Laughter is the Best Medicine

The language of humor

Don: With my grandchildren, I’m watching — we’re watching — “Game of Thrones.” Alleen: Ugh.
Don: (laughs) I’m watching “Game of Thrones.” Alleen: He’s watching “Game of Thrones.” That’s tragedy of humors: It’s there. Everyone in there is more than an
eccentric — is a grotesque. OK, “Downton Abbey,” that was — those were eccentrics, but
in “Game of Thrones,” those are grotesques. Everybody is a grotesque
of one kind or another. They’re really, really at the very, very far edges of
that particular quality — whatever it is. I like her stuff more than I like my own
stuff, but there’s something called a “chick flick,”
OK, and it’s about relationships, it’s about family, it’s about home, sometimes it’s about workplace — but it’s about relationships, basically.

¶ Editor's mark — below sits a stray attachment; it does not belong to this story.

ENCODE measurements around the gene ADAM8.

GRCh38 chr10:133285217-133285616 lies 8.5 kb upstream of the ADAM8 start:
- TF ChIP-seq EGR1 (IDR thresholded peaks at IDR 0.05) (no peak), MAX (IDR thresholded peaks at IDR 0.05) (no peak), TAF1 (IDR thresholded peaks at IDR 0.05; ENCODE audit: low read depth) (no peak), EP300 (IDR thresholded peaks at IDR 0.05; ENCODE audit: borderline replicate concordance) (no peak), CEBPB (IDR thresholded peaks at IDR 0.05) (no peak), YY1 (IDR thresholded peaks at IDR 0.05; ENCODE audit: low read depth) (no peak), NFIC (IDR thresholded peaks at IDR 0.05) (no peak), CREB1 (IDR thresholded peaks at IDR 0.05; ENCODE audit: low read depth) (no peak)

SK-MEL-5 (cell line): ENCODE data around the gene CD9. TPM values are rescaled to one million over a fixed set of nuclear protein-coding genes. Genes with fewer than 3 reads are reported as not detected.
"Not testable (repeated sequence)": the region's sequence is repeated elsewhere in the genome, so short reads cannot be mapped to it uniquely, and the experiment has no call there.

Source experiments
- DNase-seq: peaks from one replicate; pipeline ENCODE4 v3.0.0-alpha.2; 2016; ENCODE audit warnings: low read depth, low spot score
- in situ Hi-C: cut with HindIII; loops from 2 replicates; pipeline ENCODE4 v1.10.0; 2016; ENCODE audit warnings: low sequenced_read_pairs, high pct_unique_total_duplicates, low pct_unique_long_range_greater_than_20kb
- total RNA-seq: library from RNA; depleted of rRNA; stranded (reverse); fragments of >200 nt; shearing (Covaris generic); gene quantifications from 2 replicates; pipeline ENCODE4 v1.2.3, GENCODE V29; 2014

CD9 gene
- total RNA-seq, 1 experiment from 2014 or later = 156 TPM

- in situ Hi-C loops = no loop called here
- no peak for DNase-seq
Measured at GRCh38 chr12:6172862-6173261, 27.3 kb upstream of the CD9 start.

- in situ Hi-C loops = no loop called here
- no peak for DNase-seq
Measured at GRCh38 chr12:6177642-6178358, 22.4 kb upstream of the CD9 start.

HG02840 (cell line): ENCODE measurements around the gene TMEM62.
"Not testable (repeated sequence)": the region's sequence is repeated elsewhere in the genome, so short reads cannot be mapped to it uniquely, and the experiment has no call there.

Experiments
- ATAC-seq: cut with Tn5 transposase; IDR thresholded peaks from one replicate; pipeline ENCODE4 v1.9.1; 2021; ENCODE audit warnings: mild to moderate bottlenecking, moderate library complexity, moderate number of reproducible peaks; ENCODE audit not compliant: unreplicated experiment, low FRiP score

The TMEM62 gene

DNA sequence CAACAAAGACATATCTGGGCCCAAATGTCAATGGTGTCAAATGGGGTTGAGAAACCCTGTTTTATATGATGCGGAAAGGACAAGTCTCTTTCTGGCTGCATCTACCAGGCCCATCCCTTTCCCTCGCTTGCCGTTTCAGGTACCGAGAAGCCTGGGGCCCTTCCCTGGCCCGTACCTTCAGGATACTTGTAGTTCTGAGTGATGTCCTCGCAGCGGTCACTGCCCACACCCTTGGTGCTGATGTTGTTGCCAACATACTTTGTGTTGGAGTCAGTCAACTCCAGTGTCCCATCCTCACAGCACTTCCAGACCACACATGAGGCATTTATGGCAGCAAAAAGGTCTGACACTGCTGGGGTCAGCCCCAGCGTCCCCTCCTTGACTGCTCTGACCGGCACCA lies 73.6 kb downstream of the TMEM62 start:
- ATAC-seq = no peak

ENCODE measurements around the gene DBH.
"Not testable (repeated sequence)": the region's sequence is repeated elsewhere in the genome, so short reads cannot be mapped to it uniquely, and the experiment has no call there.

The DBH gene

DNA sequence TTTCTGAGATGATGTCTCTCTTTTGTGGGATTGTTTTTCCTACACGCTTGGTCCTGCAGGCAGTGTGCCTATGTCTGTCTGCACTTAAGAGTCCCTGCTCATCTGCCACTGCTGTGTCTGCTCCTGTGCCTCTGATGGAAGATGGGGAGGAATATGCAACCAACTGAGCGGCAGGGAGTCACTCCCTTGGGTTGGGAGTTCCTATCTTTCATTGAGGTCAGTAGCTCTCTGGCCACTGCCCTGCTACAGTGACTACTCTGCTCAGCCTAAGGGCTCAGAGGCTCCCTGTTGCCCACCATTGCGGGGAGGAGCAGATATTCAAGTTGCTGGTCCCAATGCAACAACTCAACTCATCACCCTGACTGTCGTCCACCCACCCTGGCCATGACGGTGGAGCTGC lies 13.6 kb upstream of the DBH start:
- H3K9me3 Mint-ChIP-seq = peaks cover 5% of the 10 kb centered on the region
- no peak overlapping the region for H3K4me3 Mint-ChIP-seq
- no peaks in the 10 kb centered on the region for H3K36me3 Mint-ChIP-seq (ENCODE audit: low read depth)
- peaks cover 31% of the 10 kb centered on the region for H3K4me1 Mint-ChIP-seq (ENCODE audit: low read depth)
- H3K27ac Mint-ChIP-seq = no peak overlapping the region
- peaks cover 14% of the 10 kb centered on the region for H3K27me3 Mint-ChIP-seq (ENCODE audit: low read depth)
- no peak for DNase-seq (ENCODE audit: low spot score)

And then you have the male-oriented — basically the
difference is that the chick flicks are about how you live and the other flicks
are about how you die. Alleen: A humorous attitude or an atmosphere, no matter what you’re teaching or what it’s going to be, is a positive thing, because it wakes
people up for one thing and gets their brains working. Even if they don’t catch
on to a joke, they’re thinking, “Why is everybody else laughing and I’m not?” (laughter) Don: Me. Both: (laughter)

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